UC Davis: The Louis D. Brandeis Center Approach to Preventing Threatening, Anti-Semitic Behavior

When three Jewish students tried to speak at a November 2012 protest against Israel’s Operation Pillar of Defense on the University of California, Davis campus, they were silenced with shouts of “Leave our space!” “Shame on you!” and “Long live the intifada!”

The harassment only got worse.

The protesters then started chanting “F**k Israel” and gave the Jewish students a choice – join the chant, or be removed from the building. When they refused to leave, the three students were forcibly backed against a wall of windows while the protestors pounded their fists in the air, and made threatening physical gestures. The school officials nearby did nothing to try and control the situation.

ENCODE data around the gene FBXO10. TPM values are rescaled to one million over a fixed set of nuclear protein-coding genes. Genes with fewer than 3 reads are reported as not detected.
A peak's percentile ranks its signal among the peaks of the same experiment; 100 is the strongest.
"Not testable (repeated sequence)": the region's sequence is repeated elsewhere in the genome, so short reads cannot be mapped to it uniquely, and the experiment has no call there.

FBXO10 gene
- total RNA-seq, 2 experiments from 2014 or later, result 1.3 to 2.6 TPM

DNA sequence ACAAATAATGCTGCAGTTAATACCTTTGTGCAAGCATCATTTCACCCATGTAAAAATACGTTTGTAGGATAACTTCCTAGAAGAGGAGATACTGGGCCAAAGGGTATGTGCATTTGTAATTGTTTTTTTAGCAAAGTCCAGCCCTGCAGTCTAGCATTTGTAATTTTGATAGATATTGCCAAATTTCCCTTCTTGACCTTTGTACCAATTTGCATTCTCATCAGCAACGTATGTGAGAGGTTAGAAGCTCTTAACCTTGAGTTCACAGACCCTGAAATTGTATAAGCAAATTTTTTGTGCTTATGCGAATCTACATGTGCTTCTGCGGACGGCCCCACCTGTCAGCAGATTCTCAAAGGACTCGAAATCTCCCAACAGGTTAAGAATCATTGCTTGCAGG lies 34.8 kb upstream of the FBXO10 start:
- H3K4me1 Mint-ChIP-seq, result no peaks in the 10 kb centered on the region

There was a clear pattern of troubling behavior – these bitter clashes took place shortly after an unrelated outdoor demonstration held on campus turned into a rally against Israel.

UC Davis had quickly become a hostile environment for Jewish students. In addition to fostering a malicious campus culture, by allowing this threatening campus life to continue, the school threatened its federal funding: Title VI of the Civil Rights Act of 1964 prohibits the use of federal funding for public programs – including public universities – found to discriminate based on race, color or natural origin.

LDB Urges Supreme Court to Protect Rights of Jerusalem-born